I'm sure readers are aware that there's a growing groundswell of support in California for that state to leave the Union and declare its independence from the USA.
I just can't see that happening. No way, no how. This is why:
- California currently has 55 electoral votes (i.e. in the electoral college). They've gone reliably (very!) for the Democratic Party in every recent election. If California leaves the union, that's 55 fewer reliable electoral votes for a Democrat presidential candidate, making it immensely more difficult for that party to ever win the Presidency again.
- California has 53 congressional districts. It currently sends 38 Democratic and 14 Republican representatives to Washington D.C., with one district vacant. The Democratic Party Congressional delegation, presently with 193 members, would thus lose almost 20% of its current representatives if California were to leave the Union. Again, that would make it much more difficult for Democrats to ever regain control of Congress.
- Not only would Democrats lose the support described above, but it's almost certain that Republicans would gain support if California left the Union. There's already a strong move in the more rural and/or conservative districts to form a new state, Jefferson, in order to escape the stifling voter dominance in the coastal, liberal enclaves. Most of those districts already elect Republican representatives. Given the legal precedent of the formation of West Virginia in 1861-2, and current Republican control of Congress, the Senate and the Presidency, it's very likely that the state of Jefferson would be approved on a federal level, even if the rest of California disapproved. That would mean additional, very reliable Republican votes in the Electoral College, further disadvantaging the Democratic Party. It might find itself down 70-75 votes in the College, compared to the most recent election.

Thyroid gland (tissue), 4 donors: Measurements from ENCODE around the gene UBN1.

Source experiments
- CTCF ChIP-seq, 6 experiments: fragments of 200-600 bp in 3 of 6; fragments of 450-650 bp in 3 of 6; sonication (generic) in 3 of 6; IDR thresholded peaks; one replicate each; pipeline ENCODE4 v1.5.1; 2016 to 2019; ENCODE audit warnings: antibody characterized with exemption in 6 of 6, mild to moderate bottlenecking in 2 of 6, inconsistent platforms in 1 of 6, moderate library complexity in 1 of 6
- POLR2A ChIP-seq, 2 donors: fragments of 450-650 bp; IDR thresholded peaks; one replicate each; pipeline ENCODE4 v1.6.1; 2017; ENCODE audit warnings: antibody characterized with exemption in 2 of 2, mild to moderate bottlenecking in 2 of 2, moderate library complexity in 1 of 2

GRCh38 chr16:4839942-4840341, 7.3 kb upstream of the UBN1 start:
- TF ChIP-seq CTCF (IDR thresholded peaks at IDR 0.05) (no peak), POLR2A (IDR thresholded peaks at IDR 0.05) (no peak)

Given those electoral realities, I just can't see the Democratic Party as a whole allowing its members in California (which the party currently controls) to succeed in separating from the USA. It would cost the party too much.
On the other hand, if Democrats in California insist on pushing for independence, that might precipitate a split in the party, as many of its current leaders (including the Minority Leader in Congress) are from California, and would not want to give up their positions of leadership. There'd be a free-for-all as Democrats from other states raced to get control of key positions. It would make great entertainment for non-Democrats, but might rip apart the already stressed and fractured party.